In large organizations, this staff budgeting process will likely be coordinated by the executive director. However, when staff has made their initial budget recommendations, a robust discussion with senior staff and the Finance Committee should follow to balance not only the organization’s priorities but also the budget.

Once the Finance Committee is satisfied with the budget, a recommendation is made to the full Board for approval, since establishing and monitoring the budget is one of the primary duties of a board of directors. If possible, keep the Board updated on challenges during the budgeting process. When you present the final recommended budget to the board, I strongly recommend you include a narrative description with your spreadsheets, describing why each line item, or at least each group of line items, is increasing, decreasing, or staying the same compared to prior years. I find most boards want to see at least 3 years of past performance, meaning budgets and actual performance for each year, in order to understand the trajectory of the organization.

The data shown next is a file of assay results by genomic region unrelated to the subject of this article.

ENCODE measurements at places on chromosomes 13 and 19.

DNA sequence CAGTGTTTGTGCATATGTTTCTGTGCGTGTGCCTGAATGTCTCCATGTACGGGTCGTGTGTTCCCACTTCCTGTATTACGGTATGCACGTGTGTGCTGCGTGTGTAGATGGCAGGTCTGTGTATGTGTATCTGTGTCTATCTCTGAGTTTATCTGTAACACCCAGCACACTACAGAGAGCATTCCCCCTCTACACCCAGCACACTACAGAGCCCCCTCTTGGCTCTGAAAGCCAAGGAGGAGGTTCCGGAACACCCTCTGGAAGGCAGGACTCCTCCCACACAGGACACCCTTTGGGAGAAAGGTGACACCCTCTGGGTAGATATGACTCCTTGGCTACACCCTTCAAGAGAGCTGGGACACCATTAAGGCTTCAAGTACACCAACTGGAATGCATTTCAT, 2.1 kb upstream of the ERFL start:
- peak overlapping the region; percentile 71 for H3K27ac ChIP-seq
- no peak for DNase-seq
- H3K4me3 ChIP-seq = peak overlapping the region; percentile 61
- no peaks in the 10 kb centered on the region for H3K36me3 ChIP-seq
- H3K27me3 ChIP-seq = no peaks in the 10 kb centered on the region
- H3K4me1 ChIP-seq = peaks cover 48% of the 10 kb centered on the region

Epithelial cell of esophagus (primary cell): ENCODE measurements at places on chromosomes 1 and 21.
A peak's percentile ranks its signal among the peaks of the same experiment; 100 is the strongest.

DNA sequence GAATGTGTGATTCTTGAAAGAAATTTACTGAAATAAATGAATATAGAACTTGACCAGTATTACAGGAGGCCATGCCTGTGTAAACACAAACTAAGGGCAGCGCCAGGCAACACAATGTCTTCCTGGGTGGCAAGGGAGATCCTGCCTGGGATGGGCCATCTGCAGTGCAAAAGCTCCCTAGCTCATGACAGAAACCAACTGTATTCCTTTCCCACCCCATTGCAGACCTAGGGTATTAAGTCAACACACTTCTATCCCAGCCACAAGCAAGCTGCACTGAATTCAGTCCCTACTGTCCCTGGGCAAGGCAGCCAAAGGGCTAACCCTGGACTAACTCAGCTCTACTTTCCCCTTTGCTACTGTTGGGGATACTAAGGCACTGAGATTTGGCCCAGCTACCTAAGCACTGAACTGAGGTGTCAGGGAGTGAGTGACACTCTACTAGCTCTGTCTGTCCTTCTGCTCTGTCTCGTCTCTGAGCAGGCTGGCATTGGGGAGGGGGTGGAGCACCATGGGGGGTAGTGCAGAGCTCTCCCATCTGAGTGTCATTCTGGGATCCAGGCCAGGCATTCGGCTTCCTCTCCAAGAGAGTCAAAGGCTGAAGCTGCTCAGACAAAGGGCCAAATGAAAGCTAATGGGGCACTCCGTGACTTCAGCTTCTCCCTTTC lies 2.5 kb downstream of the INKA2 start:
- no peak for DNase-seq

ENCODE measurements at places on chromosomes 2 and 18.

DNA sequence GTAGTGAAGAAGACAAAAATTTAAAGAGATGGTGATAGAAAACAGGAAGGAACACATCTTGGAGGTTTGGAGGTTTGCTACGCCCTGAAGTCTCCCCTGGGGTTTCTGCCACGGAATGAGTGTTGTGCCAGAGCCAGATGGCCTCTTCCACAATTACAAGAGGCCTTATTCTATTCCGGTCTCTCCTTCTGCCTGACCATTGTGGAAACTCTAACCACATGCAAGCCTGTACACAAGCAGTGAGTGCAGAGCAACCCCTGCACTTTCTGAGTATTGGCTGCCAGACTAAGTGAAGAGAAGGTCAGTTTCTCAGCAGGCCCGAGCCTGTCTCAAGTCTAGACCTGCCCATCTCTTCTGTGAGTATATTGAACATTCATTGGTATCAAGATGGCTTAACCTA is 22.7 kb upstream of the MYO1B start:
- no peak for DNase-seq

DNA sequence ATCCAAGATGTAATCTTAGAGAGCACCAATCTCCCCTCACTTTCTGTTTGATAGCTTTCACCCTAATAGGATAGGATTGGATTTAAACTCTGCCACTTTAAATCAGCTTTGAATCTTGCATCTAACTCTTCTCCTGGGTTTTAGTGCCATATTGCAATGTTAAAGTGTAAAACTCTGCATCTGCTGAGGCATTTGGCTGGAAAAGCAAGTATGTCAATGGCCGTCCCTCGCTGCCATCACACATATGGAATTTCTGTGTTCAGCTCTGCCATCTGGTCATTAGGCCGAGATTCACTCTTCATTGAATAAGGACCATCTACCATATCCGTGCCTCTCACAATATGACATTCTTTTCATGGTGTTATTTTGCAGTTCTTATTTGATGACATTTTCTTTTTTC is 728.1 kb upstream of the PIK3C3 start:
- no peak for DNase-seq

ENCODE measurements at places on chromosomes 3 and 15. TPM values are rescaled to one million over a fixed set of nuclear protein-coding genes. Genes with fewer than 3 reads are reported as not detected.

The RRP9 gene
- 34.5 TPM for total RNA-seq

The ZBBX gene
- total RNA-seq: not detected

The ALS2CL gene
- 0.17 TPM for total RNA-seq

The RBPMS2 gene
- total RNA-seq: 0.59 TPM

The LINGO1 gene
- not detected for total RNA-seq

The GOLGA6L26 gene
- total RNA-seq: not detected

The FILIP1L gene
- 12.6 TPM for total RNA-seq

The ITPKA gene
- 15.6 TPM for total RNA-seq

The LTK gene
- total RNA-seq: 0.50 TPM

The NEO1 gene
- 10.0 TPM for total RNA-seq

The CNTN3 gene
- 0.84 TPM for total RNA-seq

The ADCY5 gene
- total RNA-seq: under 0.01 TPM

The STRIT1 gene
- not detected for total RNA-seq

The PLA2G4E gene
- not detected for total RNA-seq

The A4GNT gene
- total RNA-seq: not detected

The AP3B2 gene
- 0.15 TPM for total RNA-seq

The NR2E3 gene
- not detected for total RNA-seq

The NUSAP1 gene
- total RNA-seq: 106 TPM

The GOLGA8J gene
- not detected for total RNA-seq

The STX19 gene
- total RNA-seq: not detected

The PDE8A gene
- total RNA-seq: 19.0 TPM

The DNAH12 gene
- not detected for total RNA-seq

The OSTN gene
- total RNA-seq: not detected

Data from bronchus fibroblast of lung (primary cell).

I understand this all sounds very formal and cumbersome, and if you’re leading a smaller nonprofit, you may not think it’s really necessary. However, I’d like to suggest that the process of establishing a budget really is the same, no matter the size or type of organization. For smaller budgets or organizations focused on a single line of business, the process may not take as long, but staff involvement is very important, and having a board committee dig into budget and performance is crucial for sustainability and success.